Oct. 6, 2001, 8:23PM
By DAVID VOREACOS
Bloomberg Business News
OAKS, Pa. -- Red and white fabric streamed from 150-yard
rolls into Jean Younkin's high-speed sewing machine, one
of dozens on the factory floor stitching stripes for American
flags at Annin Flagmakers
Younkin reflected on how the Sept. 11 terror attacks gave
new meaning to her job at the oldest and largest U.S. flag
maker. "I feel like I'm helping provide for people so that
they can show their patriotism," she said. "I'm proud to
The national outpouring of patriotism has prompted Americans
to snap up flags for their homes, cars and businesses at
a pace that has strained Annin's capacity. Younkin and her
675 co-workers at the closely held company have boosted output
of 3-by-5-foot U.S. flags, the company's most popular model,
from 30,000 to 100,000 a week.
"Our demand has skyrocketed," said Randy Beard, vice president
of corporate sales. "We're proud to be making America's symbol,
and we just want to make as many as we can. But it's very
frustrating because it seems like everyone wants one at the
Orders for Annin's star-spangled banners began pouring in,
by phone, fax and mail, after hijacked planes struck the
Pentagon and the World Trade Center, Beard said. The demand
shows no signs of letting up, he said.
Annin, based in Roseland, N.J., has stretched workdays at
Oaks to 10 hours from eight and expanded production to include
Saturdays. It's added entire shifts at some of its other
The Coshocton, Ohio, factory is running 16 hours a day and
one in South Boston, Va., operates on a 20-hour production
cycle. The plant in Orange, N.J., works around the clock.
Annin's factory in Verona, N.J., has added more workers,
but not enough to run a second shift, Beard said.
Annin makes 5,000 different flags, including one for each
of the 50 U.S. states and for more than 200 countries. For
now, the company is focusing almost all its production capacity
on the Stars and Stripes.
Annin's 2,000 U.S. dealers must wait 15 weeks for delivery
of the best-selling 3-by-5-foot flags, Beard said. Despite
the clamor, Annin has refused to boost prices to fatten profits,
said Dan Dreher, manager of the Oaks plant.
"We're in it for the long haul," Dreher said. "We're not
in it to make a quick buck and get out. We're producing the
same quality flag at the same price."
Dreher said the Oaks plant would rather pay overtime to
experienced workers than hire new ones to meet the current
Annin flags come in nylon, cotton and polyester, and range
in size from 3-by-5 inches to 30-by-60 feet. Most of the
company's production capacity is devoted to the 3-by-5-foot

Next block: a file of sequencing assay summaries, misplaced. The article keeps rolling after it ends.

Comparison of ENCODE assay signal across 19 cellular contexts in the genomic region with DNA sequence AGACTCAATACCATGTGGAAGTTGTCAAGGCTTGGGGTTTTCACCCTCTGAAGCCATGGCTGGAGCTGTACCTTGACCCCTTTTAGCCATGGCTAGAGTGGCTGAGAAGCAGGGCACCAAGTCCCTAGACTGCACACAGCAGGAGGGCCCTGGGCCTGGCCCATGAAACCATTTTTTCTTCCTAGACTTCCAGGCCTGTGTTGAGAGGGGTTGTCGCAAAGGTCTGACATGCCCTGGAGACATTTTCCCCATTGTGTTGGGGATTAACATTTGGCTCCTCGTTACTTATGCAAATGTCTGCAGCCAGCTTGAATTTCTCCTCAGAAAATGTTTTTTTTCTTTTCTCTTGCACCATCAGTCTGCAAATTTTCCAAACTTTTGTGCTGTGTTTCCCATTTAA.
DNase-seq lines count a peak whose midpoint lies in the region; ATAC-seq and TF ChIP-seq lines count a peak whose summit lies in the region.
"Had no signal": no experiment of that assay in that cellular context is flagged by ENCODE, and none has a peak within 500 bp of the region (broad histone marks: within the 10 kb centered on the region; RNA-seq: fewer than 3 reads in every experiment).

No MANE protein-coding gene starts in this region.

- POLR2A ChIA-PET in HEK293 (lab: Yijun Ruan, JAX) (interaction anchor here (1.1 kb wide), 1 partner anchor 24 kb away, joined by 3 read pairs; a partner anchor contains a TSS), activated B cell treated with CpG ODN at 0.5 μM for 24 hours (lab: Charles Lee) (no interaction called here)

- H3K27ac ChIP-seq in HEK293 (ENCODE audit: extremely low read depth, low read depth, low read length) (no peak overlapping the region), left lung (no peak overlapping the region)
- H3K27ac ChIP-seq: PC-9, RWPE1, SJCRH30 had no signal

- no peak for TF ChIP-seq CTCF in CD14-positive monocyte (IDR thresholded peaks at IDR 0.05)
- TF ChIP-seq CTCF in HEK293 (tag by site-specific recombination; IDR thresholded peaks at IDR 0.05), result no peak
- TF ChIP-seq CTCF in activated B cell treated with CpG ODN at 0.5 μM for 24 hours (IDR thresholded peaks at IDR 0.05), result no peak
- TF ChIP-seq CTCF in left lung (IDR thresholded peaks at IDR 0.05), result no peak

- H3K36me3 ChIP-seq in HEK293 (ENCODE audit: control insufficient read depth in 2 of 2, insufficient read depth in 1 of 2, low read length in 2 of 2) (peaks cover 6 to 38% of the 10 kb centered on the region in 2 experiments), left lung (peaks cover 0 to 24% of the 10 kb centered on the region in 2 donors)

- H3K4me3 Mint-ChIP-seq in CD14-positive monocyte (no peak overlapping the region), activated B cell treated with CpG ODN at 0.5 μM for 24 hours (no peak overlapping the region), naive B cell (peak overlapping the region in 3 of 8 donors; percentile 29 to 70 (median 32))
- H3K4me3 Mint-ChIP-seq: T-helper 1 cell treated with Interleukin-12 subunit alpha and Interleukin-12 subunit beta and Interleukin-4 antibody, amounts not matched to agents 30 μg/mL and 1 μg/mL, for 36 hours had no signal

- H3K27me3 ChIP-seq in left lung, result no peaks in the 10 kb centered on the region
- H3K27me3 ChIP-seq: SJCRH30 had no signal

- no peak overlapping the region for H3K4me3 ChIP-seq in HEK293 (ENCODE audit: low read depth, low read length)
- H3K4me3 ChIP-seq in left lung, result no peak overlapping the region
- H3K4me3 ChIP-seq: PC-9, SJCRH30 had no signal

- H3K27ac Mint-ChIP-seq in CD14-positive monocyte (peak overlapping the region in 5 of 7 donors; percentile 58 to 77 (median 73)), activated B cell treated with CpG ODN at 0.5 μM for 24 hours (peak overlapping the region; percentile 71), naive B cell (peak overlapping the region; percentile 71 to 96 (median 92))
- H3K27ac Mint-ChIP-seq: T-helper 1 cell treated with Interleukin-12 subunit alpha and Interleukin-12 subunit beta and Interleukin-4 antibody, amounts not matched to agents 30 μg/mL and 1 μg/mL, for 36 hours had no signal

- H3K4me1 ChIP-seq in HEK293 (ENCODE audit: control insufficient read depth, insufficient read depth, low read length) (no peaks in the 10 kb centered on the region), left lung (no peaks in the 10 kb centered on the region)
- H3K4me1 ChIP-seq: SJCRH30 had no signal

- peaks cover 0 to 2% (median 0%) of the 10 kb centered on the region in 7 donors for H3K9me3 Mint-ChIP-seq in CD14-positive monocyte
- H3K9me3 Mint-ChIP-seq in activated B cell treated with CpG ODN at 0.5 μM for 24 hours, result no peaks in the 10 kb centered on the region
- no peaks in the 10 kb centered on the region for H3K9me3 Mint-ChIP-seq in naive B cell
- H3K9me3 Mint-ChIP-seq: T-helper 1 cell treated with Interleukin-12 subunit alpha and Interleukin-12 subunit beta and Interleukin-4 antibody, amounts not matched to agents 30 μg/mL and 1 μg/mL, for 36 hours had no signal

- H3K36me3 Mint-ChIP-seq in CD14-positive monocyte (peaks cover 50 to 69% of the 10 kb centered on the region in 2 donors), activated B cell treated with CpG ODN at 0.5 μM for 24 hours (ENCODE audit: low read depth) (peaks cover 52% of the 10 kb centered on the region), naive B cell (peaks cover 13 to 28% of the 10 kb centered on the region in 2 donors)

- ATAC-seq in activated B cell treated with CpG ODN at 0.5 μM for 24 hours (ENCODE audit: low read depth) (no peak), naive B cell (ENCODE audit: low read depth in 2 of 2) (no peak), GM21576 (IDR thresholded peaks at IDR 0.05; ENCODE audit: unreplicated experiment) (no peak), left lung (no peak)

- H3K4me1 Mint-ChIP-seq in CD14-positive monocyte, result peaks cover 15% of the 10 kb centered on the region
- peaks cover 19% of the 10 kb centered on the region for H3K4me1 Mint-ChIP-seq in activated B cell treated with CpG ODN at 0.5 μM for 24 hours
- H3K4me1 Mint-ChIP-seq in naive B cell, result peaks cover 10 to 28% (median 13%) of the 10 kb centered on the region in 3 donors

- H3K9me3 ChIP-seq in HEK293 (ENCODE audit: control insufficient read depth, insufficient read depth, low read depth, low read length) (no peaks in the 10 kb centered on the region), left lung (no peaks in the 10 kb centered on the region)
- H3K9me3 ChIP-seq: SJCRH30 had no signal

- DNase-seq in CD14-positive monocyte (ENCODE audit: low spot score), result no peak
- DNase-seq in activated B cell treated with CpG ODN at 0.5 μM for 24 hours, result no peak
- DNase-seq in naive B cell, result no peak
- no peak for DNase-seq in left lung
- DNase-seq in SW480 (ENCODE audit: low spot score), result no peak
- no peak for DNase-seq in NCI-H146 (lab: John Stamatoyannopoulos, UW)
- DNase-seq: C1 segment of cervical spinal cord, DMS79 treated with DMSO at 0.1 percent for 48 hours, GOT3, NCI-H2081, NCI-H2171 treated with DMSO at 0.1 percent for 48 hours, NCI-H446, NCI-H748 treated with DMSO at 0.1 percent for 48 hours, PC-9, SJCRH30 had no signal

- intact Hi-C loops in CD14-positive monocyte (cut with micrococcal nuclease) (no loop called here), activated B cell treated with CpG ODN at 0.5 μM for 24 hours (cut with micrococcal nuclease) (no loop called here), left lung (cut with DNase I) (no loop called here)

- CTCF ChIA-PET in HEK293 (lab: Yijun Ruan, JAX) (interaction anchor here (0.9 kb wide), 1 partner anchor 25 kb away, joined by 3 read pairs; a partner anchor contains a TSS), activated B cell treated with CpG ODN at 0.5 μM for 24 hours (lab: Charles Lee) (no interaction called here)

and 4-by-6-foot models favored by homeowners.
The last time Americans showed a similar zeal for flag-waving
was in 1991 during the Gulf War when demand spiked, then
dropped off immediately after U.S. ground troops defeated
Iraq, Beard said. With the U.S. response to the recent terrorist
attacks unclear, Annin wouldn't predict how long the company
will be working overtime to fill orders.
"Last time, we had an enemy that was identifiable, and we
took charge pretty quickly," Beard said. "Now, who knows?
It's a whole different war."
Annin started out in the 1820s in a loft in lower Manhattan,
making signal flags for sailing ships, according to the company's
Web site. It was incorporated in 1847, and Annin flags have
borne witness to a lot of American history ever since.
They draped the coffins of slain presidents Abraham Lincoln
and John F. Kennedy. Annin flags have flown at every presidential
inauguration since Zachary Taylor's in 1849.
And when U.S. astronauts planted a flag on the moon, it
was one made by Annin.
The company also makes nautical and religious flags, and
historical ones to commemorate famous battles.
Annin left New York in 1914 and moved to New Jersey, where
it opened a plant in Verona. It later added another New Jersey
production facility, in Orange, and one in Coshocton, Ohio.
In 1998, Annin bought out its leading competitor, Dettra
Inc., acquiring the plants in Oaks and South Boston, Va.,
and a distribution center in Redwood City, Calif.
Beard says Annin has about a dozen U.S. competitors, but
has retained its position as the market leader. The company
doesn't release revenue or earnings figures, he said, noting
only that Annin sells "in the millions" of flags annually.
Gerry Miller, 59, has worked at the Oaks plant for 13 years,
for both Dettra and Annin. Using ordinary scissors, she cuts
out fields of white stars embroidered on giant rolls of blue
fabric. Miller says she can cut 400 fields of 50 stars each
in 75 minutes.
She said the terror attacks have had a far greater impact
on her and her co-workers than the Gulf War did.
"A lot of us felt safe and secure before, but now I have
my doubts," she said. "It's the United States that was attacked.
These days, Miller said, Annin employees take a special
pride in their work.
"We all feel patriotic," she said. "This is the way we can
do our part."